The text of A Civic Biology at issue in the Scopes trial taught a doctrine of eugenics and hierarchy of races that was based explicitly on Darwin’s theory of evolution. The textbook, like the Scopes trial itself, was embraced by Darwinists in the early 20th century, and the myth that the Scopes trial was merely a ‘struggle between science and ignorance’ is promulgated by Darwinists to this day. Darwinists today generally fail to note that the use of the actual textbook at issue in the Scopes trial would today be a violation of the law of all fifty states, a violation of federal law, and would almost certainly be ruled a violation of the Constitution. Much of what Scopes actually proposed to teach the schoolchildren of Dayton was abhorrent.
You won’t learn about A Civic Biology in Inherit the Wind. The lessons Scopes actually proposed to teach the schoolchildren of Dayton have been expunged from popular memory, as well as from the Library of Congress. Yet Inherit the Wind wasn’t entirely inaccurate–the Scopes trial was indeed a struggle between two worldviews. The struggle between a ‘benighted’ and an ‘enlightened’ understanding of man continues to this day. The people of Tennessee objected to the lessions taught in A Civic Biology, and they objected to the Darwinist ‘science’ that was the explicit basis for Hunter’s textbook. In rejecting dogmatic Darwinism as an ideology unfit for the education of their children, the people of Tennessee were a bit ahead of their time.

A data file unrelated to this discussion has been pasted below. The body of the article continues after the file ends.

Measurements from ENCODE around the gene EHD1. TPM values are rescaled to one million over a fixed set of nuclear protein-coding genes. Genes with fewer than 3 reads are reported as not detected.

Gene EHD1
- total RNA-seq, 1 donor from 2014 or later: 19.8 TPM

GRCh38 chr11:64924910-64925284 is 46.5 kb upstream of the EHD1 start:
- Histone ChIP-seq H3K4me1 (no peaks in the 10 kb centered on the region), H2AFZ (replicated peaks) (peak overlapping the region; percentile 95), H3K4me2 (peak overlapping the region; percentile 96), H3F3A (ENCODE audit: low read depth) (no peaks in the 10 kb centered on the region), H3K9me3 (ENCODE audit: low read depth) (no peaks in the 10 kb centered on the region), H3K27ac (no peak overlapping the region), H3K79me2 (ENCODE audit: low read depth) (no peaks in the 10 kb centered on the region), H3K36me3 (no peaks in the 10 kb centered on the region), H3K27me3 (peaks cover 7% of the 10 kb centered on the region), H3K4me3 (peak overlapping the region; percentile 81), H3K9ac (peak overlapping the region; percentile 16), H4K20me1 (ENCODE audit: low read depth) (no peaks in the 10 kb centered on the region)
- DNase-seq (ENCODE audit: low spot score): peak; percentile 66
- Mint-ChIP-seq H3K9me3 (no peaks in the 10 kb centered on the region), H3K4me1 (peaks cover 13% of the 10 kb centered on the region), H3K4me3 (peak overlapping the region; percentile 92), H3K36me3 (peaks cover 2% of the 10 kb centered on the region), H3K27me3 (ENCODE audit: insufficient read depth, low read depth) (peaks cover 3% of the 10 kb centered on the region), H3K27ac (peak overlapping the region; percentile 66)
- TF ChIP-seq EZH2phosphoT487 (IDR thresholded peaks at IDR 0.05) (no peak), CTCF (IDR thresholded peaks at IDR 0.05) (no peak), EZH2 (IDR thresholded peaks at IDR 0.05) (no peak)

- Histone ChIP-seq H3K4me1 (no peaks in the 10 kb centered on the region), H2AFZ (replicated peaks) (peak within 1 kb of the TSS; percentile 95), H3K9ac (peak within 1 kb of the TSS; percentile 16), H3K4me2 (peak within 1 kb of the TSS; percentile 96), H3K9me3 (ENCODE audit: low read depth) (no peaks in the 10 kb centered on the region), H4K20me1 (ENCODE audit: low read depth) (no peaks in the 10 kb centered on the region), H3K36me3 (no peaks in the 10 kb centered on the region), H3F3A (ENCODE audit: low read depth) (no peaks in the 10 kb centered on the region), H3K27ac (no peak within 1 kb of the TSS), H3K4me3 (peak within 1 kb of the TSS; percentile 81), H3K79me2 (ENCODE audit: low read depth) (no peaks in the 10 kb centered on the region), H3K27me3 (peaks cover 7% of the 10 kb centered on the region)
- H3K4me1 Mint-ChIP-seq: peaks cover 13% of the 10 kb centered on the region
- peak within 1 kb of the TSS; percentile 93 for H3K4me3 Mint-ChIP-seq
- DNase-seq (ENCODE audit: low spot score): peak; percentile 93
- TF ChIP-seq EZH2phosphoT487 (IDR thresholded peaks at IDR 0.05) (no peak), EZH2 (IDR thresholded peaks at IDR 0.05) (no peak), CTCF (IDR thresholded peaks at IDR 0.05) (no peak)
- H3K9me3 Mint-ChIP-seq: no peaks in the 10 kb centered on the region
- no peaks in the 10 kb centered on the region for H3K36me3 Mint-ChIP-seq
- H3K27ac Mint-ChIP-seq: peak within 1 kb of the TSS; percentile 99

Michael Egnor

Senior Fellow, Center for Natural & Artificial Intelligence
Michael R. Egnor, MD, is a Professor of Neurosurgery and Pediatrics at State University of New York, Stony Brook, has served as the Director of Pediatric Neurosurgery, and award-winning brain surgeon. He was named one of New York’s best doctors by the New York Magazine in 2005. He received his medical education at Columbia University College of Physicians and Surgeons and completed his residency at Jackson Memorial Hospital. His research on hydrocephalus has been published in journals including Journal of Neurosurgery, Pediatrics, and Cerebrospinal Fluid Research. He is on the Scientific Advisory Board of the Hydrocephalus Association in the United States and has lectured extensively throughout the United States and Europe.